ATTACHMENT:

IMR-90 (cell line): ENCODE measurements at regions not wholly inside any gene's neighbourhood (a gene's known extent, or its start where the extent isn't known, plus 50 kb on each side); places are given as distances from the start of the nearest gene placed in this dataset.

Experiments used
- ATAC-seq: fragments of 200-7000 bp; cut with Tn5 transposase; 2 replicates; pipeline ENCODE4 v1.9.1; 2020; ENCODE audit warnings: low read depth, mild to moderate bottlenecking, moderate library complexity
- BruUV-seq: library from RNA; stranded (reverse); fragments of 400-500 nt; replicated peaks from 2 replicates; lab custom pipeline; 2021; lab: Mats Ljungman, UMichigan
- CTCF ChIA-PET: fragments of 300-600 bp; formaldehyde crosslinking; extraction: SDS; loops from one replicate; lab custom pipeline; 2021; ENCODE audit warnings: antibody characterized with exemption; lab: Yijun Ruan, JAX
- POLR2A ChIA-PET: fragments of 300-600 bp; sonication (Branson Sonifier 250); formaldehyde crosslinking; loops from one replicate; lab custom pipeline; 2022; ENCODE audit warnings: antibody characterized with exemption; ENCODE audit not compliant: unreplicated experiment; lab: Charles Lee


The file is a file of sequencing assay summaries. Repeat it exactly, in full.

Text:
IMR-90 (cell line): ENCODE measurements at regions not wholly inside any gene's neighbourhood (a gene's known extent, or its start where the extent isn't known, plus 50 kb on each side); places are given as distances from the start of the nearest gene placed in this dataset.

Experiments used
- ATAC-seq: fragments of 200-7000 bp; cut with Tn5 transposase; 2 replicates; pipeline ENCODE4 v1.9.1; 2020; ENCODE audit warnings: low read depth, mild to moderate bottlenecking, moderate library complexity
- BruUV-seq: library from RNA; stranded (reverse); fragments of 400-500 nt; replicated peaks from 2 replicates; lab custom pipeline; 2021; lab: Mats Ljungman, UMichigan
- CTCF ChIA-PET: fragments of 300-600 bp; formaldehyde crosslinking; extraction: SDS; loops from one replicate; lab custom pipeline; 2021; ENCODE audit warnings: antibody characterized with exemption; lab: Yijun Ruan, JAX
- POLR2A ChIA-PET: fragments of 300-600 bp; sonication (Branson Sonifier 250); formaldehyde crosslinking; loops from one replicate; lab custom pipeline; 2022; ENCODE audit warnings: antibody characterized with exemption; ENCODE audit not compliant: unreplicated experiment; lab: Charles Lee